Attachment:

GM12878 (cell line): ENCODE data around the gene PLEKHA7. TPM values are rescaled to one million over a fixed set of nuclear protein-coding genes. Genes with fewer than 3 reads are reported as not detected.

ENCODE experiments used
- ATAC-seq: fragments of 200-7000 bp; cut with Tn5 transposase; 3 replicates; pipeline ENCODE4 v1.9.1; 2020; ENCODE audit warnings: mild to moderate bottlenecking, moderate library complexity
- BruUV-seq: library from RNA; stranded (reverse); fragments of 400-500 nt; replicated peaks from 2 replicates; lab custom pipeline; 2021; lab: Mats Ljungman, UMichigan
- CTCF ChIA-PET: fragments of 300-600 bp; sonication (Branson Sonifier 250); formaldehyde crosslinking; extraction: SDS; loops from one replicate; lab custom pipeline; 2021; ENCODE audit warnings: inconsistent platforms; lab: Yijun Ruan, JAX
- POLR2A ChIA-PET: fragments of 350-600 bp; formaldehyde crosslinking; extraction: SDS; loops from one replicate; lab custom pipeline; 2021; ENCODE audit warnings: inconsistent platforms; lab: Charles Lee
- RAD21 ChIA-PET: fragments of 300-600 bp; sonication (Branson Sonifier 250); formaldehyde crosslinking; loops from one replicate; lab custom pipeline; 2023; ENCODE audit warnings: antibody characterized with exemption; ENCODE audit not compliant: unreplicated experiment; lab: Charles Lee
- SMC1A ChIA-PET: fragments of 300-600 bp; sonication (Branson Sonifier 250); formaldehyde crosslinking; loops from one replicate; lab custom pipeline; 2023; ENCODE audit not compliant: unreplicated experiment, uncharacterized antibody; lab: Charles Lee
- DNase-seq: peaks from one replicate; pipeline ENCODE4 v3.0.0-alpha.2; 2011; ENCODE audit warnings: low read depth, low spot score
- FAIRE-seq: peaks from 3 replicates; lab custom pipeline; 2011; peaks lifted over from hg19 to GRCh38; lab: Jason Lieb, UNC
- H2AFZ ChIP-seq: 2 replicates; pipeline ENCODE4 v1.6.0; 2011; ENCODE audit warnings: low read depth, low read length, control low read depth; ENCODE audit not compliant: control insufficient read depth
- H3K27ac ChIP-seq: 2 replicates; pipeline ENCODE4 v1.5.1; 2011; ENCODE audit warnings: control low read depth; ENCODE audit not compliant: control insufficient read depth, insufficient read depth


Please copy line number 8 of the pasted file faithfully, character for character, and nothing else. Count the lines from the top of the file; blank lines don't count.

- SMC1A ChIA-PET: fragments of 300-600 bp; sonication (Branson Sonifier 250); formaldehyde crosslinking; loops from one replicate; lab custom pipeline; 2023; ENCODE audit not compliant: unreplicated experiment, uncharacterized antibody; lab: Charles Lee